nands the sacrifice of individual lives. This
true in war time and it is probably also
'e in peace time when top intelligence
icers are in possession of information which
id prove disastrous if it fell into enemy
rids.
3ut this was not the case with Powers. If
had died he would not have saved the
ited States from a potential nuclear attack.
would not have prevented the outbreak
a war. He would not have kept the Soviets
an finding out any information of value
anyone. He would have done nothing but
'e the United States a great deal of em-
rassing publicity.
IT FAIR to ask someone to die for the
sake of his country's reputation? Un-
lbtedly the publicity hurt the United States,
aing as close to a scheduled Summit con-
ence as it did. It gave the Russians an op-
tunity to scuttle the conference and point
accusing finger at the United States for
'ing.
3ut the whole notion of sending a spy
ht over Soviet territory was folly to begin
;h, and Powers was not responsible for that
ision. The men who planned the mission
ew there was a possibility-as there always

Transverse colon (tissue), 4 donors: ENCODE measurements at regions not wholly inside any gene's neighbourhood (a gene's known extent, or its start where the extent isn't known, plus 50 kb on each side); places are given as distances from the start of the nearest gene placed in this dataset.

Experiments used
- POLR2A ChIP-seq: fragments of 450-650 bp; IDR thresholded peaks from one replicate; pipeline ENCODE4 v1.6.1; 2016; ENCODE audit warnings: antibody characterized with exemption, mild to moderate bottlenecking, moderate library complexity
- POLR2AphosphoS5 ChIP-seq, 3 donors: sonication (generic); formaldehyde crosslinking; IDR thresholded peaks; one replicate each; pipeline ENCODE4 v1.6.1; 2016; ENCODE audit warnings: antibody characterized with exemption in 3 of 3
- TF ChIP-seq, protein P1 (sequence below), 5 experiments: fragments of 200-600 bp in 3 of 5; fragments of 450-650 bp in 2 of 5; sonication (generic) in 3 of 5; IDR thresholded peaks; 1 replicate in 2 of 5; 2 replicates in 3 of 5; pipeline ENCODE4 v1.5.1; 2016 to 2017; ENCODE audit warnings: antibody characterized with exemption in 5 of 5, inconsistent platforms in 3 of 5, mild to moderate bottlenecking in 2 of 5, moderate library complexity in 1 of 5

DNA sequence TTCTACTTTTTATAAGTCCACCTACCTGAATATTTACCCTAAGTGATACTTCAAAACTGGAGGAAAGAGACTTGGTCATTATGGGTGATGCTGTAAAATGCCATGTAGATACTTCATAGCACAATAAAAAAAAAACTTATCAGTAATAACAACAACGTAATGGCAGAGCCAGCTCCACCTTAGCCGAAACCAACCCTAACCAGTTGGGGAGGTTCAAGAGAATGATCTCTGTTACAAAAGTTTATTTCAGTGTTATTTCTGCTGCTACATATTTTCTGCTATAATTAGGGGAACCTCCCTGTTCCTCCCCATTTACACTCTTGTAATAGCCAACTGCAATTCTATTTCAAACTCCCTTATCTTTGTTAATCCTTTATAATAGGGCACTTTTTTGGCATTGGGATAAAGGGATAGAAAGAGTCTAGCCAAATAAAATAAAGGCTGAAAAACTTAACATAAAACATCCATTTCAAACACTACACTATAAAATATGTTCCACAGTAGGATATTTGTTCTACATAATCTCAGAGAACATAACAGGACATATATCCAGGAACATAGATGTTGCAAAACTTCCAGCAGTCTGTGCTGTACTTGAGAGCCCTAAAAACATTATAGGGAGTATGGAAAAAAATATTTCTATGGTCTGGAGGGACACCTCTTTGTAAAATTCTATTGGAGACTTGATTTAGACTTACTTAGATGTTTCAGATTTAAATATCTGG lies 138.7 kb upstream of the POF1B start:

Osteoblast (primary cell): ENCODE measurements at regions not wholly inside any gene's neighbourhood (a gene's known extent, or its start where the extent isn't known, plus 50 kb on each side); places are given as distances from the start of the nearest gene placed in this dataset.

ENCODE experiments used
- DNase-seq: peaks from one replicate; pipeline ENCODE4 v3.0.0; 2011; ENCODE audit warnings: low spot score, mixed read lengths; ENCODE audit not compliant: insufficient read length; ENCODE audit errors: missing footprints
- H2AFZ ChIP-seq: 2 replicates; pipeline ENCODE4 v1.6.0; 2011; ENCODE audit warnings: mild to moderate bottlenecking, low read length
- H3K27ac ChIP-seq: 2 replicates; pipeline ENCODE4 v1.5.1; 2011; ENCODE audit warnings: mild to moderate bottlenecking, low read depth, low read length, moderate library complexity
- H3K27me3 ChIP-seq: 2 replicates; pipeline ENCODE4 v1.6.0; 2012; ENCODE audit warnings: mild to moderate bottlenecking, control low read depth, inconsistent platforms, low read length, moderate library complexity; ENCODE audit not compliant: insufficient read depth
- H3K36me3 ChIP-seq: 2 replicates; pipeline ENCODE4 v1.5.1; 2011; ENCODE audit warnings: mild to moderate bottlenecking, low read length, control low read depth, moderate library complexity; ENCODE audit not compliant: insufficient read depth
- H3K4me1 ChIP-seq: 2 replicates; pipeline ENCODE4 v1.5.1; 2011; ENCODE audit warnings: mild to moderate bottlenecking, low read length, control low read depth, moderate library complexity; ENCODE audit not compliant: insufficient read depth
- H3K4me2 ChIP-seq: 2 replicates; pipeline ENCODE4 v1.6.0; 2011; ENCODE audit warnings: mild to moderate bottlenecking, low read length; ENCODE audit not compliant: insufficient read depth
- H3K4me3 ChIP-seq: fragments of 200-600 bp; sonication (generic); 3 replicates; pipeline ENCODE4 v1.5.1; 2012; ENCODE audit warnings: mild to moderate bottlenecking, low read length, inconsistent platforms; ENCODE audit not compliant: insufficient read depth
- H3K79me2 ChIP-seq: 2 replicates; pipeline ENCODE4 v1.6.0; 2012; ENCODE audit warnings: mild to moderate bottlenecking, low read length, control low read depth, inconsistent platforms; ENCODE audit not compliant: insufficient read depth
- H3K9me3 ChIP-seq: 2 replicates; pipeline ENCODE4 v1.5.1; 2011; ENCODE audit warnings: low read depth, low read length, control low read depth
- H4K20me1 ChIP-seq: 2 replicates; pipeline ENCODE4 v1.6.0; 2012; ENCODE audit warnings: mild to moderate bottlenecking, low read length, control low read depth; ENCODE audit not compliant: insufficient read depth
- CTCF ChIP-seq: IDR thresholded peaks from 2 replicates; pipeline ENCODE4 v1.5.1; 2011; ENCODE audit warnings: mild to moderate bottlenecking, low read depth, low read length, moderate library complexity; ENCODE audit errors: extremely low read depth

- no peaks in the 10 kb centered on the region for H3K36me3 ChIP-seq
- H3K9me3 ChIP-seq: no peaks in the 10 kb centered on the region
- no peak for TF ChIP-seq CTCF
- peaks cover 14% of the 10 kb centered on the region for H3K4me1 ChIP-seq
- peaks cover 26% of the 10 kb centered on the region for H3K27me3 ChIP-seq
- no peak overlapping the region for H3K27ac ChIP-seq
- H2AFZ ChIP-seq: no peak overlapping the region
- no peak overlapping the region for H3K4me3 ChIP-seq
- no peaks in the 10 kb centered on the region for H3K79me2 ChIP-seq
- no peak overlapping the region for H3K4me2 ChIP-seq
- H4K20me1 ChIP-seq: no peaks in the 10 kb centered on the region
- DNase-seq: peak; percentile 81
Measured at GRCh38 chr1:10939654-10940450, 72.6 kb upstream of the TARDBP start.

-that Powers would be caught. They ought
have been smart enough to understand the
isequences of being caught at such a time
: held off flights at least until the summit
eting was over. They and not Powers are
fault.
'POWERS had decided to kill himself for
the sake of the American image it would
ye been a heroic and noble if wasted gesture.
ere is no way now of determining what
,de him decide as he did. Maybe he did
t realise what was happening until too late

act. Maybe he considered the consequences
I decided there was no benefit to be gained
his death. Maybe he just froze.
Whatever his reaction was, it was human
I although his deed may not be admirable,
ther is it admirable to call a man a coward
d traitor for not killing himself. No one
s a right to evaluate such , situation until
has been in it himself, and even then he
ist admit that 'no two people can ever be,
tain to react in the same way under extreme
cumstances.
Powers is not a national hero and there is
need to make him one. But neither is he
traitor. He has gone through an ordeal which
ght to satisfy anyone who holds animosity

IT IS UNFORTUNATE that
Powers was released.

Francis Gary

The United States humanely redeemed one
of its citizens from a Russian jail. This is
good. But it is unfortunate that the United
States finds it necessary to redeem the man
in the eyes of the American people in the
bargain.
Francis Gary Powers is being made into a
hero by the Central Intelligence Agency and
the American press in what appears to be
an attempt to save the face of the CIA. While
the newspaper headlines report that "Powers
Reveals Fight for Life in Sky," "CIA Clears
Powers," "Powers Returns to Work for the CIA,"
the CIA tells the Senate that Powers' was